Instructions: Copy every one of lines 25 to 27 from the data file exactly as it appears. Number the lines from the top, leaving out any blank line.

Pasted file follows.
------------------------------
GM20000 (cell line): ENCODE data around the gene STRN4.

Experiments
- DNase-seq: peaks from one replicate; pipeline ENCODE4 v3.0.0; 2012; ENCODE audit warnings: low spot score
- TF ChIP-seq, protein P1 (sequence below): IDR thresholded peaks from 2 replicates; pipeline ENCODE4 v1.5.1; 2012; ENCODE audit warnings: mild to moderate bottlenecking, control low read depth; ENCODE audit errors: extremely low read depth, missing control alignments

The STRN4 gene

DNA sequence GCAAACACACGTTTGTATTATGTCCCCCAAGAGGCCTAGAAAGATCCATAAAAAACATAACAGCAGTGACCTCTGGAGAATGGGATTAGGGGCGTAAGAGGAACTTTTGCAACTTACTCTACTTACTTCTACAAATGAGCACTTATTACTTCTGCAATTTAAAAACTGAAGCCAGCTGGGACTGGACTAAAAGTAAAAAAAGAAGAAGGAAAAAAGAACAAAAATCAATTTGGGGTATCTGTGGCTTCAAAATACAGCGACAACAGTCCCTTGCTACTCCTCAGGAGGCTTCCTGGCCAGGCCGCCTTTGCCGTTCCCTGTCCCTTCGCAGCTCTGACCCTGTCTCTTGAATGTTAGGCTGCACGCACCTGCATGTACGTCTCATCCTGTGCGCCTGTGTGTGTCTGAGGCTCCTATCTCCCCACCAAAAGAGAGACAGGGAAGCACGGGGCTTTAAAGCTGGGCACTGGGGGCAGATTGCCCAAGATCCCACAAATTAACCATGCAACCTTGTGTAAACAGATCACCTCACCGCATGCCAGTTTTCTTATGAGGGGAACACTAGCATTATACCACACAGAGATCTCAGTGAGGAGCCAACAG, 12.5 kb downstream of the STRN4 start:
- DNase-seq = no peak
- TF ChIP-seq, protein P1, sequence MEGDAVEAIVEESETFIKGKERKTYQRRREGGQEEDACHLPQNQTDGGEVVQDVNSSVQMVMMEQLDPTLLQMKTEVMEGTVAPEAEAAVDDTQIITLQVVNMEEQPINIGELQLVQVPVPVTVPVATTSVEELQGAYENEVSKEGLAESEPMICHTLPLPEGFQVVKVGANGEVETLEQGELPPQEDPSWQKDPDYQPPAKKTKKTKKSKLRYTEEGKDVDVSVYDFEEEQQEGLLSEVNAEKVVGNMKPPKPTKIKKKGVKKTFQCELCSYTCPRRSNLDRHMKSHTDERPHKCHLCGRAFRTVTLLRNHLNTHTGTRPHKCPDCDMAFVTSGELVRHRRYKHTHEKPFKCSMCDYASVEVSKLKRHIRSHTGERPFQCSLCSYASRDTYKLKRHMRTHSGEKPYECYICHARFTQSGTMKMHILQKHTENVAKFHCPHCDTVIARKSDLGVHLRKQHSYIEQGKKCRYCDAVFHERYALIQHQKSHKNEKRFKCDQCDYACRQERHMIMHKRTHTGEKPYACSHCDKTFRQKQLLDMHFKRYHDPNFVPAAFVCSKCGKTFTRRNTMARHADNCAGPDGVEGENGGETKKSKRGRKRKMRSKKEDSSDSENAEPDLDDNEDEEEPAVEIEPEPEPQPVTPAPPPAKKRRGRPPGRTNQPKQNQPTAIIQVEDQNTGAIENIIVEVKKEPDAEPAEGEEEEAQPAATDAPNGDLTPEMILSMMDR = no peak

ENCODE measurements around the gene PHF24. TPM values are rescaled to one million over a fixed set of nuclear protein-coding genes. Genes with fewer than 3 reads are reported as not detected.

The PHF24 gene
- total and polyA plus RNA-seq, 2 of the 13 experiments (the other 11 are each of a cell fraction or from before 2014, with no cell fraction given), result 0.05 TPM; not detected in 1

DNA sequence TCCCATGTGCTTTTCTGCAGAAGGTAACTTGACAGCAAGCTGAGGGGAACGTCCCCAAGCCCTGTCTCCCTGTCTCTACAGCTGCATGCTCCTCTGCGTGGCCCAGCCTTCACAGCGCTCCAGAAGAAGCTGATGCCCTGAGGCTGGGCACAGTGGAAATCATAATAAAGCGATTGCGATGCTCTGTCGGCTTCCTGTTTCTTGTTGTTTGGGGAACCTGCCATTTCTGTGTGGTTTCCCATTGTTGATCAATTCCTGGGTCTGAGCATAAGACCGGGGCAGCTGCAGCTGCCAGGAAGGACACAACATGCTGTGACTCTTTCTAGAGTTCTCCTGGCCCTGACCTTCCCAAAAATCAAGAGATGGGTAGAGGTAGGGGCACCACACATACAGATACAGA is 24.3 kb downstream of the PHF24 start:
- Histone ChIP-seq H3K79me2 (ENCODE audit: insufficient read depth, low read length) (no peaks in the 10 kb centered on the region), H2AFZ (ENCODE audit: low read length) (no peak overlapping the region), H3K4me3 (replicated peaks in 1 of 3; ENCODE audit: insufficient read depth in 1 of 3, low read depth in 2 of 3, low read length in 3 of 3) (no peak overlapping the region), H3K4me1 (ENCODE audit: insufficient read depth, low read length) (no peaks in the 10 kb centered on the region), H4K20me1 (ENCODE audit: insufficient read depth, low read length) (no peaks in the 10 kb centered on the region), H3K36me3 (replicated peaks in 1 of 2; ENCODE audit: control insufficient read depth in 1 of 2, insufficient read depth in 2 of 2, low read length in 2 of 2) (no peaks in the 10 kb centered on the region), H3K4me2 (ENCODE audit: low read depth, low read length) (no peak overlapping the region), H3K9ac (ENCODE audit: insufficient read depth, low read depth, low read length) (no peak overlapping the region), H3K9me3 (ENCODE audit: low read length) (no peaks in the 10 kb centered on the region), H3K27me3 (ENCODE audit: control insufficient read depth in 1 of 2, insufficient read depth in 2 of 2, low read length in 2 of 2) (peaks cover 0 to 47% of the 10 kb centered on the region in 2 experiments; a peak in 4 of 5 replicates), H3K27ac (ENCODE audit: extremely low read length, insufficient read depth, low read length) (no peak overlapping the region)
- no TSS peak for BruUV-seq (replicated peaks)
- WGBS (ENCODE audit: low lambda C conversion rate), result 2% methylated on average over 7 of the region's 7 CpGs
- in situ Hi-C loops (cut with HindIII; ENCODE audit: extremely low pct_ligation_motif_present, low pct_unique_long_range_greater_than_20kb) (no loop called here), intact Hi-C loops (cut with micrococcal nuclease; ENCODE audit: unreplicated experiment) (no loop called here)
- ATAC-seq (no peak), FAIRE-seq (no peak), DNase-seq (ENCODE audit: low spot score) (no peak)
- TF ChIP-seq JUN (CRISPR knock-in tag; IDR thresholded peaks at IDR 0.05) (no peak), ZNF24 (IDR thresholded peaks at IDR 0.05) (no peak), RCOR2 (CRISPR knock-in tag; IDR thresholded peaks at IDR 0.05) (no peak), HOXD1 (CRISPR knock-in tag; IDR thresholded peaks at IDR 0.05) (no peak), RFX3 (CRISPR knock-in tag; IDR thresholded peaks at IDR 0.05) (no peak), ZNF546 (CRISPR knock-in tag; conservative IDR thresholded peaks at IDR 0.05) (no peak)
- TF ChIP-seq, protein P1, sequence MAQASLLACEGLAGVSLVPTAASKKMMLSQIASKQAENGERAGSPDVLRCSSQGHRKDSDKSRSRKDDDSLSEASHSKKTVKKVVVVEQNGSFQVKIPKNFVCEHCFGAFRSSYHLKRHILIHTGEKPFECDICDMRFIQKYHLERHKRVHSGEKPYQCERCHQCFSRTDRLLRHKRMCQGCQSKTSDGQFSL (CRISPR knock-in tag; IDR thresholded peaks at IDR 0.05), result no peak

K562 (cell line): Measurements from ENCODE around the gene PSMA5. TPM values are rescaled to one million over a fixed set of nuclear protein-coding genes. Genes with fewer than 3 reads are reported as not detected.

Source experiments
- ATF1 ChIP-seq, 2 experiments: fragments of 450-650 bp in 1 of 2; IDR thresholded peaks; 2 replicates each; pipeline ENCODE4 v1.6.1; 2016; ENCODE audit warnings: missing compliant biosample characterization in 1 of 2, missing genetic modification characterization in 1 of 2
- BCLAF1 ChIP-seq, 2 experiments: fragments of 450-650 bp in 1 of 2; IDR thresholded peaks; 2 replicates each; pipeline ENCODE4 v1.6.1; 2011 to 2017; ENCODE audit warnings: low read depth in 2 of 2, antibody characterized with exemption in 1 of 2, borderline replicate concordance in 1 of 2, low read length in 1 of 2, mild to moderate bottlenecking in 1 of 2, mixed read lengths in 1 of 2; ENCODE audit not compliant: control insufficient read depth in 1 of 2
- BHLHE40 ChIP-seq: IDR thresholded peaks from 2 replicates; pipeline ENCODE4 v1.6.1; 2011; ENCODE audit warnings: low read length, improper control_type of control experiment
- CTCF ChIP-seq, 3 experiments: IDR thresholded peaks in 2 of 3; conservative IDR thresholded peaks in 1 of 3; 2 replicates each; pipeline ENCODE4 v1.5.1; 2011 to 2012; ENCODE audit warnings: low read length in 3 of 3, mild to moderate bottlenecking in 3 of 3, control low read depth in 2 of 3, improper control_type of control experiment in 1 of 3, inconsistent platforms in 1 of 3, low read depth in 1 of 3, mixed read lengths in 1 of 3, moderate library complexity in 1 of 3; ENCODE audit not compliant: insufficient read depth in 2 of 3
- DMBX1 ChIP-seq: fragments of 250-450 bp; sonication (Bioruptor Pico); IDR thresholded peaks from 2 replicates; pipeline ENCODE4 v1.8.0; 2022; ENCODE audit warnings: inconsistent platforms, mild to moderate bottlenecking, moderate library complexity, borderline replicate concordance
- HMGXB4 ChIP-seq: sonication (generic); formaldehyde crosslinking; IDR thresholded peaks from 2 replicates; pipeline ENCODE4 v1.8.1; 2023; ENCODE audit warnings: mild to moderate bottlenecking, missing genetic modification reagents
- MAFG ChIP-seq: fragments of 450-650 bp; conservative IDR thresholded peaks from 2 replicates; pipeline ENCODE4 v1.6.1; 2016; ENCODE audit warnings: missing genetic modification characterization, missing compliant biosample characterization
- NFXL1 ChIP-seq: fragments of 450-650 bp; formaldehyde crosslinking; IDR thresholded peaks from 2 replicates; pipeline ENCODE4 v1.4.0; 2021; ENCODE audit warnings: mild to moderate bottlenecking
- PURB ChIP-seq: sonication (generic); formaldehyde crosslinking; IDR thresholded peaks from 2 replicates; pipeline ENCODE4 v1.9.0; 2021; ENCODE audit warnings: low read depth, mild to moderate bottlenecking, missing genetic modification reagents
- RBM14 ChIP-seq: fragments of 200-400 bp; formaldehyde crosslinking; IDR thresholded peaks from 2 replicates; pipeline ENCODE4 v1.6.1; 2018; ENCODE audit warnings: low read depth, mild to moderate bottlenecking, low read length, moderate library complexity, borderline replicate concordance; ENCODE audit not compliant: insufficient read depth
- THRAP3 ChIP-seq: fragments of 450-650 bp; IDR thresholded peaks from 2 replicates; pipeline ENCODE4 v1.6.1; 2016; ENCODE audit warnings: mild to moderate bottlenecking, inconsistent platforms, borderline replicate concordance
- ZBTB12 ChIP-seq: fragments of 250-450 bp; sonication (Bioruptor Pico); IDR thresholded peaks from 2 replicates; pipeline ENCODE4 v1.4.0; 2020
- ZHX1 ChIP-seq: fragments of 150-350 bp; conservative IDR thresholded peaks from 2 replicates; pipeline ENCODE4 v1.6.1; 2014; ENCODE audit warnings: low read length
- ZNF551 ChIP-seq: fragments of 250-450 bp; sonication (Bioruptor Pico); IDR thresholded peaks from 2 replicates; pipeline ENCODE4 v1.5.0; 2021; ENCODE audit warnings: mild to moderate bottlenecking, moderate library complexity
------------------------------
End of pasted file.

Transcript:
- CTCF ChIP-seq, 3 experiments: IDR thresholded peaks in 2 of 3; conservative IDR thresholded peaks in 1 of 3; 2 replicates each; pipeline ENCODE4 v1.5.1; 2011 to 2012; ENCODE audit warnings: low read length in 3 of 3, mild to moderate bottlenecking in 3 of 3, control low read depth in 2 of 3, improper control_type of control experiment in 1 of 3, inconsistent platforms in 1 of 3, low read depth in 1 of 3, mixed read lengths in 1 of 3, moderate library complexity in 1 of 3; ENCODE audit not compliant: insufficient read depth in 2 of 3
- DMBX1 ChIP-seq: fragments of 250-450 bp; sonication (Bioruptor Pico); IDR thresholded peaks from 2 replicates; pipeline ENCODE4 v1.8.0; 2022; ENCODE audit warnings: inconsistent platforms, mild to moderate bottlenecking, moderate library complexity, borderline replicate concordance
- HMGXB4 ChIP-seq: sonication (generic); formaldehyde crosslinking; IDR thresholded peaks from 2 replicates; pipeline ENCODE4 v1.8.1; 2023; ENCODE audit warnings: mild to moderate bottlenecking, missing genetic modification reagents